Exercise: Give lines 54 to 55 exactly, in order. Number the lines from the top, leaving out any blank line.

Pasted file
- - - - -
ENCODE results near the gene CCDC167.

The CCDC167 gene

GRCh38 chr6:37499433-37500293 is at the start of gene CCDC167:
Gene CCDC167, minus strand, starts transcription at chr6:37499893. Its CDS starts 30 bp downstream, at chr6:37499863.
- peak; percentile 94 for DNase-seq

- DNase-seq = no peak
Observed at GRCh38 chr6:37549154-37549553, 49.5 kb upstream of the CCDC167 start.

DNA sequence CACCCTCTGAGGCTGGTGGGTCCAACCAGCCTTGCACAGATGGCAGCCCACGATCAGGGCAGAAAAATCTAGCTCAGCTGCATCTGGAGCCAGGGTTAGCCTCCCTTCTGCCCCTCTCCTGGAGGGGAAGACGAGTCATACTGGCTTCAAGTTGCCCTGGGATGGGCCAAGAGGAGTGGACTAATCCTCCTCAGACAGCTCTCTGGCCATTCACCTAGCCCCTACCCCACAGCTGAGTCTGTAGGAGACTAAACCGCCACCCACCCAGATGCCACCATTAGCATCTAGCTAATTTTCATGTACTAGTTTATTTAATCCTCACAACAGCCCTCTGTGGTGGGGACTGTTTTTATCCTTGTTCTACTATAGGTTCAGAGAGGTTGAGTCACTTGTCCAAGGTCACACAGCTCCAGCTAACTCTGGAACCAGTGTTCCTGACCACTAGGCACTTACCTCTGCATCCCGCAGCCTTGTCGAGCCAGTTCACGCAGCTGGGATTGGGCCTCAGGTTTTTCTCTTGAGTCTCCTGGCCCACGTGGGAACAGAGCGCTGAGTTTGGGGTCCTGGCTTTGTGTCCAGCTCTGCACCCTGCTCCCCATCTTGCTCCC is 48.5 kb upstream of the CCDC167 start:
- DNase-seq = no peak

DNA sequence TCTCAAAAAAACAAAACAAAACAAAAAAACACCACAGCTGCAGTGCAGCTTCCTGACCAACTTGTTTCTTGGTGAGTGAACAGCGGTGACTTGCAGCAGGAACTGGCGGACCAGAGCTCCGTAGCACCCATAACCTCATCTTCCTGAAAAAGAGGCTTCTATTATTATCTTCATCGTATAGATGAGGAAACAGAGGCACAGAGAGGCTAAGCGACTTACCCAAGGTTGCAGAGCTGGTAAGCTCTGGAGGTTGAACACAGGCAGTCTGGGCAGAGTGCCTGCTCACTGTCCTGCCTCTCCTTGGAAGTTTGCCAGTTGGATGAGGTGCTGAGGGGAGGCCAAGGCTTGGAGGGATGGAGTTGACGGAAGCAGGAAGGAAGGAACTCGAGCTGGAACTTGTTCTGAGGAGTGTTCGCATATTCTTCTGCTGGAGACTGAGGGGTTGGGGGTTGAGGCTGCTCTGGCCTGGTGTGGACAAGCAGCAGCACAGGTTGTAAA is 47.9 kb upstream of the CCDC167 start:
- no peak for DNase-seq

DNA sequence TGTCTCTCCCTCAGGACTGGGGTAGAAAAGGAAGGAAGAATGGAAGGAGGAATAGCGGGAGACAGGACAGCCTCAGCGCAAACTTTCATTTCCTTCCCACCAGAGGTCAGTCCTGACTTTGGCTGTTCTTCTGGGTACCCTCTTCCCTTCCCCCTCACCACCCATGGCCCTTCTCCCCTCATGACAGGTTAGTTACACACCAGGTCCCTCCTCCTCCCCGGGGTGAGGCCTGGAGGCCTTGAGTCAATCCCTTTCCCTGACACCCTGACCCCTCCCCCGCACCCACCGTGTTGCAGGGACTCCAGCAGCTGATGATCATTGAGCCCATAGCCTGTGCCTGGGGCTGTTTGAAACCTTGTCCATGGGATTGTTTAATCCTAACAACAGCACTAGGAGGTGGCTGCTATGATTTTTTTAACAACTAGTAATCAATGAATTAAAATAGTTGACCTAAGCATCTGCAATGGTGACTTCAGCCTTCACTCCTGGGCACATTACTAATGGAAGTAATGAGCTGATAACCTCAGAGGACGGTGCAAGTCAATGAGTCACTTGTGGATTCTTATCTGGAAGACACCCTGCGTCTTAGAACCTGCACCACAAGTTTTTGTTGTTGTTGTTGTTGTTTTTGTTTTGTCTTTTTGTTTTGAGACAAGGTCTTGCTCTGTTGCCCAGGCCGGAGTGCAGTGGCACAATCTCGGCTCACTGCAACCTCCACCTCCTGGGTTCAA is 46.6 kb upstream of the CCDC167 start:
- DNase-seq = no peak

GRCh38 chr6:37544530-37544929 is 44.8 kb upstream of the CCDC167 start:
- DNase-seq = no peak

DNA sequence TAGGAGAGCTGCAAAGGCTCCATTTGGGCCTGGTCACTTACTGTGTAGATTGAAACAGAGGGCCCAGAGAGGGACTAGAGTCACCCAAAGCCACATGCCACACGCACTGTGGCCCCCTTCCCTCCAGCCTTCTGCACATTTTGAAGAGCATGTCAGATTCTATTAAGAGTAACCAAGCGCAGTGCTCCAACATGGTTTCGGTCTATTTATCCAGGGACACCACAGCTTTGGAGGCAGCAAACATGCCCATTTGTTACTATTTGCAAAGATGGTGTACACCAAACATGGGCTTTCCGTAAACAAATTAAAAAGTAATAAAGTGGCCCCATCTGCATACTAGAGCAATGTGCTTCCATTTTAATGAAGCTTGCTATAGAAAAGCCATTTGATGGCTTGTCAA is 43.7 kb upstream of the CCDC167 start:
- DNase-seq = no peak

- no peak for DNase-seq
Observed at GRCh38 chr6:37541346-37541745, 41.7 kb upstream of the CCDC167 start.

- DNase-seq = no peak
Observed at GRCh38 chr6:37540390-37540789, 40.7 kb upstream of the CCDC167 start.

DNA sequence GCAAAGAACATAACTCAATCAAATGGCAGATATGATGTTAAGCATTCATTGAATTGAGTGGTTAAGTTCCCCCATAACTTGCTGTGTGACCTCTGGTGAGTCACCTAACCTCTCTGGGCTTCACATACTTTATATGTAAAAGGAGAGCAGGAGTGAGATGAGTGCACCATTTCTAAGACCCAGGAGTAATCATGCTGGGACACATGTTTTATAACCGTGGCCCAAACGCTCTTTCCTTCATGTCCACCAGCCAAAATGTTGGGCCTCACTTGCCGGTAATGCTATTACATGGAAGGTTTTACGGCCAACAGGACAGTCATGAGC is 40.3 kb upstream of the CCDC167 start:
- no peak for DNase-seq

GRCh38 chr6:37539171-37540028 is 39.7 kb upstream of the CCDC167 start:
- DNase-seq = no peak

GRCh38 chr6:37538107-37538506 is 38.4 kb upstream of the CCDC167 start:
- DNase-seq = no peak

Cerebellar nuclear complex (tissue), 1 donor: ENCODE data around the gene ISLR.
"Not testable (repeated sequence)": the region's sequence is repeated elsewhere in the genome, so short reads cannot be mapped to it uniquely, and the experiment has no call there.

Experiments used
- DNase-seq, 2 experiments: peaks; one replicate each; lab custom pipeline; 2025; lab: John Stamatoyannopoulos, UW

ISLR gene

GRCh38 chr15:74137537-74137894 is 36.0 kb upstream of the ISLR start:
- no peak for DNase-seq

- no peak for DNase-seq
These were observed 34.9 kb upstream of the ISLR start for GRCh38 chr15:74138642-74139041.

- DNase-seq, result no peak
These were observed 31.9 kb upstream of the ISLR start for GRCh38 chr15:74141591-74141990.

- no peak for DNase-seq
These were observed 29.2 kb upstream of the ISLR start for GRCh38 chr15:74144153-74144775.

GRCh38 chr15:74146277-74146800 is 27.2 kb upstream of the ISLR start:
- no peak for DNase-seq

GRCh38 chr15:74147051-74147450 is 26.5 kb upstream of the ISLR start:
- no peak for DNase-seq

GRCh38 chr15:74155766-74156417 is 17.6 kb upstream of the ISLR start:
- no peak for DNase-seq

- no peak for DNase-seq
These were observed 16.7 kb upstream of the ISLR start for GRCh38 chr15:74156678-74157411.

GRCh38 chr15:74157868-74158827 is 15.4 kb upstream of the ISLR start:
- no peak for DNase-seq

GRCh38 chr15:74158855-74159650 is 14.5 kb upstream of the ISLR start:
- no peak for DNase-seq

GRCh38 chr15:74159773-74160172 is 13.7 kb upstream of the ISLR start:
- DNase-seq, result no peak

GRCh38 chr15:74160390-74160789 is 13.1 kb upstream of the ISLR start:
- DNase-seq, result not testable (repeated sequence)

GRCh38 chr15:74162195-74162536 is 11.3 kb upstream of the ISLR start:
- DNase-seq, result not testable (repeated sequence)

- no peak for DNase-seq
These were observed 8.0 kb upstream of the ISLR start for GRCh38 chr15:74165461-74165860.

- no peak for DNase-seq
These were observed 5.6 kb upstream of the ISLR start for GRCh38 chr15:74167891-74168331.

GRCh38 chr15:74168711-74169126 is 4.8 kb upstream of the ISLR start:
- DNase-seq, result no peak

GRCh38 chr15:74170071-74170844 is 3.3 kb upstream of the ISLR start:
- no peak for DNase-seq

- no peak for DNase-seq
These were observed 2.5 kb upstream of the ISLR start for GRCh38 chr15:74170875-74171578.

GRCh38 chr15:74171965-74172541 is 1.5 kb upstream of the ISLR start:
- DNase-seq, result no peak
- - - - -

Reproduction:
- DNase-seq, result no peak

GRCh38 chr15:74160390-74160789 is 13.1 kb upstream of the ISLR start: